Confused Coalitions: Republicans and Democrats on Free Trade
With his customary nuance, Donald Trump recently called the Trans-Pacific Partnership (TPP) a “terrible deal” under which important Pacific Rim trade partners will “dupe” the United States. If the tone of Trump’s comments wasn’t surprising, his opposition to TPP should be. Trade agreements traditionally receive strong support from Republicans. Yet Trump’s comments placed him in the same camp as Bernie Sanders, who also called TPP a “disaster.”
Trump’s stance is not just another idiosyncratic position at odds with his nominal party. Rather it reflects the new populism at work inside the GOP. Other Republican presidential contenders, including Rand Paul, Ted Cruz and Mike Huckabee, have expressed skepticism about TPP as well.
The new tensions within the Republican Party were evident in the recent votes to extend President Obama’s fast-track authority, a key obstacle to concluding the TPP negotiations. All of the eleven free trade agreements on which Congress has voted since 2001 enjoyed the near-unanimous support of House Republicans, who backed ratification more than 91 percent of the time. However, fifty of them (or 20 percent of the GOP House Conference) opposed fast-track authority this summer. This is a historically unprecedented number. In addition, nearly half of the Republican opposition came from the Tea Party–inspired Freedom Caucus faction, which provided twenty-two of the “no” votes.
The GOP’s unambiguous status as the party of free trade is now in question. Some of the opposition to trade liberalization might be chalked up to conservative opposition to anything associated with President Obama (since fast-track authority gives the president the power to negotiate trade agreements that Congress cannot amend, but only accept or reject). But that view overlooks larger, longer-term trends.
A better explanation of Republican shifts is the changing nature of the party’s underlying coalitions. As the Republican Party has increased its share of the white vote, it has taken in more working-class voters, especially in rural and small-town America. And some of those voters are skeptical of trade, reflecting a populist notion that such deals benefit corporations and wealthy individuals but shortchange working stiffs.
Between 1980 and 2000, the number of working class white Americans identifying themselves as Democrats fell from 60 percent to about 40 percent. And in the last three presidential elections, whites with less than a four-year college degree favored the Republican candidate over the Democratic one by roughly 20 percentage points. Consequently, in 2004, Bush defeated John Kerry among white men by 25 points. Obama did better with white men in 2008—losing to McCain by only 16 points—but the large gap returned in 2012 when Mitt Romney defeated Obama by 27 points.
Furthermore, working-class white men are increasingly disconnected from the labor movement, which helps explain their movement into the Republican column. The share of male union members has dropped almost 25 percent since 1976. As the labor movement has come to be dominated by public employees—who are more likely to be women, racial minorities and those with college degrees—the labor movement is less reflective of white men with less education and fewer skills. But just because they’ve left the fold of the most consistently anti–free trade element of American politics, doesn’t mean those voters have entirely surrendered their populist economic views.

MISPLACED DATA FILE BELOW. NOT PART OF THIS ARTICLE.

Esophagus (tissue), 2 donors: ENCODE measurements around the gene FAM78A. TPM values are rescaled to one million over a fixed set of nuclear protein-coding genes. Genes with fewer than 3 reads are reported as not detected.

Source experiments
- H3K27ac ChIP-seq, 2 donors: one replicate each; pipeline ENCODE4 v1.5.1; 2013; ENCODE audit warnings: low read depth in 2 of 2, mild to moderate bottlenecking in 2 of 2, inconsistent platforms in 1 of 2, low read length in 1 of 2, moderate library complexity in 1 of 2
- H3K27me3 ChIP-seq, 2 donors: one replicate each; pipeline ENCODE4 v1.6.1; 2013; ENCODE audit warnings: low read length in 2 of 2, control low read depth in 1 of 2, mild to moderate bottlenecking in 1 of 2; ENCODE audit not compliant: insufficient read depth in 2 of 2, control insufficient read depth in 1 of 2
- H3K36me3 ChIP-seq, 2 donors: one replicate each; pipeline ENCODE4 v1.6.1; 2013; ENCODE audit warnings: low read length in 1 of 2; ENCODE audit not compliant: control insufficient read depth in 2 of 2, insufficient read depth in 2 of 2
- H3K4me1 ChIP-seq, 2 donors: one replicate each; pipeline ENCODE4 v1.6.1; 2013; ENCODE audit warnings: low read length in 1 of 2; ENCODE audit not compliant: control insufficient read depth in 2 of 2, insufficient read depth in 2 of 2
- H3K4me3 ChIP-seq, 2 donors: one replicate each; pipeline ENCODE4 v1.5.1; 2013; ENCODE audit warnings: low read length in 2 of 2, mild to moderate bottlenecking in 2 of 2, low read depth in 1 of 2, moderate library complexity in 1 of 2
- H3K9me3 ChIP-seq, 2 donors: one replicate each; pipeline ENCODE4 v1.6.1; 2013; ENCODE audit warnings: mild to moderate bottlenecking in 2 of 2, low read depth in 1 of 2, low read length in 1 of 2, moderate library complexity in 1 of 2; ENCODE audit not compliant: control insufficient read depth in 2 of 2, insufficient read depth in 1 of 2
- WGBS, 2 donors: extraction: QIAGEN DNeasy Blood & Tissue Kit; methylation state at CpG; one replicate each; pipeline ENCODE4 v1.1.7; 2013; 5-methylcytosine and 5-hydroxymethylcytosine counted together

The white working class is now a key slice of the GOP electorate. In fact, it has helped replace the party’s losses among upper-class professionals, who used to be rock-solid Republicans. For instance, in 2008, the vote among those making more than $100,000 a year was nearly evenly split between the parties’ presidential candidates. Democrats, who consider themselves the party of the people, must now admit that many of them too bear the burden of affluence.
Republicans today must pay greater heed to downscale voters than they have in the past. In the present situation, party tacticians must navigate between the new populists in their midst and their traditional supporters among the business community.
The Republican Party’s current internal problem is similar to the one the Democrats have long grappled with. Skepticism about trade is common parlance among Democrats. On the campaign trail in 2008, then Senator Obama promised to renegotiate NAFTA and to oppose President George W. Bush’s agreements with Colombia, Korea and Panama. But Obama became an advocate for free trade once in the White House.
In addition, Democrats are often the key swing votes in Congress that help get free trade deals passed. The House extended fast-track authority for President Obama on June 18, 2015 by a vote of 218–208, only because twenty-eight Democrats crossed the aisle to support the bill. Furthermore, Democratic House members voted in favor of the most recent eleven trade agreements more than one-third (36.5 percent) of the time. Indeed, eight of those eleven FTAs were passed with either bi- or cross-partisan support.
Charges of Democratic hypocrisy on trade issues aren’t entirely unfounded. The party has long benefited from an alliance with labor unions—the most vocal opponents of free trade—but has also made inroads with upper-class professionals, many of whom either stand to benefit from globalization or are persuaded by the idea of comparative advantage. Bill Clinton’s support for NAFTA and simultaneous courtship of upscale suburbanites first reflected his party’s changing dynamics in the 1990s.